An Australian yeshiva previously embroiled in child sex abuse scandals is expected to close after recommendations by local authorities for failure to maintain educational standards.
The New South Wales Civil Administrative Tribunal called for the termination of Yeshiva College Bondi's operations, citing "ongoing non-compliance with the requirements for school registration," according to the Sydney Morning Herald.
This included a failure to hire qualified staff, comply with curricular regulations or create a “safe and supportive environment.”
“My lack of satisfaction that the school is complying with requirements means that I cannot be confident that students' safety and welfare are not thereby being placed at risk,” one official was reported as stating, adding that the yeshiva’s “students are not receiving the education they are required, by law, to be given.”
A string of child molestation cases and financial woes had repeatedly plunged Yeshiva College Bondi and its counterpart, Yeshiva College Melbourne, both run by the Chabad Lubavitch Hasidic movement, into controversy.
The persistent financial troubles prompted Chabad's chief rabbi, Pinchus Feldman, to hand over budgetary control of the school to a committee run by parents to "independently ensure its continued financial viability."
In 2012 and in 2016 it was singled out by the Australian Royal Commission into Institutional Responses to Child Sexual Abuse.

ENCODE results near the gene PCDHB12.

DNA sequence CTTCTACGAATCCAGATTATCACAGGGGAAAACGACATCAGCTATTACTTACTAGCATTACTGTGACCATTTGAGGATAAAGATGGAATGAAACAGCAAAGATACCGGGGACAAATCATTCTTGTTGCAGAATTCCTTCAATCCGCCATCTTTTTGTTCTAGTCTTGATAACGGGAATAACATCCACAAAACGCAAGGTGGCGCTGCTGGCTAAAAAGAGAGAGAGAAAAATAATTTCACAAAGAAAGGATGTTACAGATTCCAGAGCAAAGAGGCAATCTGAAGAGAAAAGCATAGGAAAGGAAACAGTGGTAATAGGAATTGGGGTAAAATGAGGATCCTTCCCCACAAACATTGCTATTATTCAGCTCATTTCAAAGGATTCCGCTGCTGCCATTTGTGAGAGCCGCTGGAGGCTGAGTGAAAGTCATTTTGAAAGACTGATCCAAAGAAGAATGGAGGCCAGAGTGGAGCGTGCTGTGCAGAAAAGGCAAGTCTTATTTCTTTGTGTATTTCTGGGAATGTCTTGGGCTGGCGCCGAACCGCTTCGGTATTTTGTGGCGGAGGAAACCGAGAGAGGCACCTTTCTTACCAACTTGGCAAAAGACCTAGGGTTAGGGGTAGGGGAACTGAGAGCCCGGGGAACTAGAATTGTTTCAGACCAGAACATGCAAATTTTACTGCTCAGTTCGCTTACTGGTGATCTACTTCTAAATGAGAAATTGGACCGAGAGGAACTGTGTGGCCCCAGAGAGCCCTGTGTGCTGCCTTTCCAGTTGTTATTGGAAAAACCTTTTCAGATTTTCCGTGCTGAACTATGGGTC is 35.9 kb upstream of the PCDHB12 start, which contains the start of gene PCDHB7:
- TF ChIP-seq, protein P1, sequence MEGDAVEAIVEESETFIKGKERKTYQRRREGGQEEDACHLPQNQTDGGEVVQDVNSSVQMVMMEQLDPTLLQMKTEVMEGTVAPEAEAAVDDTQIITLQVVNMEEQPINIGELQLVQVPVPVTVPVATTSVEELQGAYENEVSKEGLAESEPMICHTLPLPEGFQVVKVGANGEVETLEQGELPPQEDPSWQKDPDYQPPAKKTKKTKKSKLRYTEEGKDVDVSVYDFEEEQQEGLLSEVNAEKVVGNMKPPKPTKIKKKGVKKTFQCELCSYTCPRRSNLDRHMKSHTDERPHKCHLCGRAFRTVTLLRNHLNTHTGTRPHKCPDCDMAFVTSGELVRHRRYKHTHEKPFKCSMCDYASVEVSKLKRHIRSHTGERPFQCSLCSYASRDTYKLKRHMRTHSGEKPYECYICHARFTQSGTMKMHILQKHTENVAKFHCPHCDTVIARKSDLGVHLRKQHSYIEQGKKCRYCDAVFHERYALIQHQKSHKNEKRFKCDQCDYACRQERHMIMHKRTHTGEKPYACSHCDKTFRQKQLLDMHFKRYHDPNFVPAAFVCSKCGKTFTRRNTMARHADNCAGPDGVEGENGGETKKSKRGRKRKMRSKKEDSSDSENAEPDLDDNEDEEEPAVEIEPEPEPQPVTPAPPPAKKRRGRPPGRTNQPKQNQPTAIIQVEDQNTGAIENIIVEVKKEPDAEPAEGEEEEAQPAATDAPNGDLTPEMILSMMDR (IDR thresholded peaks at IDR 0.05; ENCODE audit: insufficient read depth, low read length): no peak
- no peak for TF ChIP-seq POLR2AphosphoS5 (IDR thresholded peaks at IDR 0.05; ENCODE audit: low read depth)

According to the commission’s report, some members of the Australian Jewish community had been “discouraged from reporting” allegations of child sexual abuse against employees of the two yeshivas.
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The report followed a public hearing in February 2015 which investigated, among other matters, Yeshiva College’s response to allegations of child sexual abuse made against Daniel Hayman, who was accused of sexually molesting boys while he was working as a volunteer at an affiliated camp.
The Royal Commission heard evidence that a Jewish law, known as mesirah, forbids a Jew from informing upon, or handing over another Jew to a secular authority, particularly where criminal conduct is alleged. Under Jewish law, gossiping or speaking negatively of another Jew, Jewish institution or place, is discouraged, even if what is said is objectively true.
JTA contributed to this report.